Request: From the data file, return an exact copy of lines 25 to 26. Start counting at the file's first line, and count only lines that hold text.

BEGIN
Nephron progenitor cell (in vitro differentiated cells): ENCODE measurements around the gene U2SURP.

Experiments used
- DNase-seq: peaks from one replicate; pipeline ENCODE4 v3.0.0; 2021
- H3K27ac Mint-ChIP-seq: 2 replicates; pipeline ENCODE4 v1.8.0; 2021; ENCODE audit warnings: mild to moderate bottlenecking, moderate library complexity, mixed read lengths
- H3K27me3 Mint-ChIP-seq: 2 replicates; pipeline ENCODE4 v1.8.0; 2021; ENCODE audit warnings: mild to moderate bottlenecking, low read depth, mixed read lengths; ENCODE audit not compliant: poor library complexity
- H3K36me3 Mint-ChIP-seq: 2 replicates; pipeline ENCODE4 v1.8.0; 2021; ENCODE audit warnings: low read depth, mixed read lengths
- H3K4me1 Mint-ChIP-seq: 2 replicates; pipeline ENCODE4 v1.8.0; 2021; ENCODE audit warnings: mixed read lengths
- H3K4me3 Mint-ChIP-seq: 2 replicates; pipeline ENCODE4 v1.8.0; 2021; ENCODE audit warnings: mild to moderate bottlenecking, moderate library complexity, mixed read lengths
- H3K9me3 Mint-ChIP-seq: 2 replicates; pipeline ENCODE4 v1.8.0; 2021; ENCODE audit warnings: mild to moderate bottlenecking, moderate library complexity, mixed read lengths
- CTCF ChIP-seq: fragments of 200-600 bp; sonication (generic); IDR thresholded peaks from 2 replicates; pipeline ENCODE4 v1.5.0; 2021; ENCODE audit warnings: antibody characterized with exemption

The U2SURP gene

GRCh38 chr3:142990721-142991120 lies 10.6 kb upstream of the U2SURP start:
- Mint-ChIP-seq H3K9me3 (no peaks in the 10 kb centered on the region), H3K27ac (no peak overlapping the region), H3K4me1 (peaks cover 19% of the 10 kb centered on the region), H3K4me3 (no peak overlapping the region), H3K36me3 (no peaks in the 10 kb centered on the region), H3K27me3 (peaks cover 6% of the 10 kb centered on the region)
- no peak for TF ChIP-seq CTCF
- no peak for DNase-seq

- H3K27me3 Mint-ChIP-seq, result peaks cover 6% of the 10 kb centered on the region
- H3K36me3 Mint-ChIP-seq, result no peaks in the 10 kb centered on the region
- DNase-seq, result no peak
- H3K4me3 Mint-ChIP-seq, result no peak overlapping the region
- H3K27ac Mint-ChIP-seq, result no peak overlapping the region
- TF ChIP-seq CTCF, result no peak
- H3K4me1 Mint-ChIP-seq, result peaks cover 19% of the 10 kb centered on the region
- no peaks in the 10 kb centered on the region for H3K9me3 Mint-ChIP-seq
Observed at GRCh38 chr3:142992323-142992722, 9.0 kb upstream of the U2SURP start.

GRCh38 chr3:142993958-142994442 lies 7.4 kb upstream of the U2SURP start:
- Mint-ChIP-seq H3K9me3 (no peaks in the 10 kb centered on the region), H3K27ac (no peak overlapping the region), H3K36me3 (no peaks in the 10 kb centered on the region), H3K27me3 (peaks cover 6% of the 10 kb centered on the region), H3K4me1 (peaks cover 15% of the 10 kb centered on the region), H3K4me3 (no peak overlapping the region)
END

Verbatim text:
GRCh38 chr3:142993958-142994442 lies 7.4 kb upstream of the U2SURP start:
- Mint-ChIP-seq H3K9me3 (no peaks in the 10 kb centered on the region), H3K27ac (no peak overlapping the region), H3K36me3 (no peaks in the 10 kb centered on the region), H3K27me3 (peaks cover 6% of the 10 kb centered on the region), H3K4me1 (peaks cover 15% of the 10 kb centered on the region), H3K4me3 (no peak overlapping the region)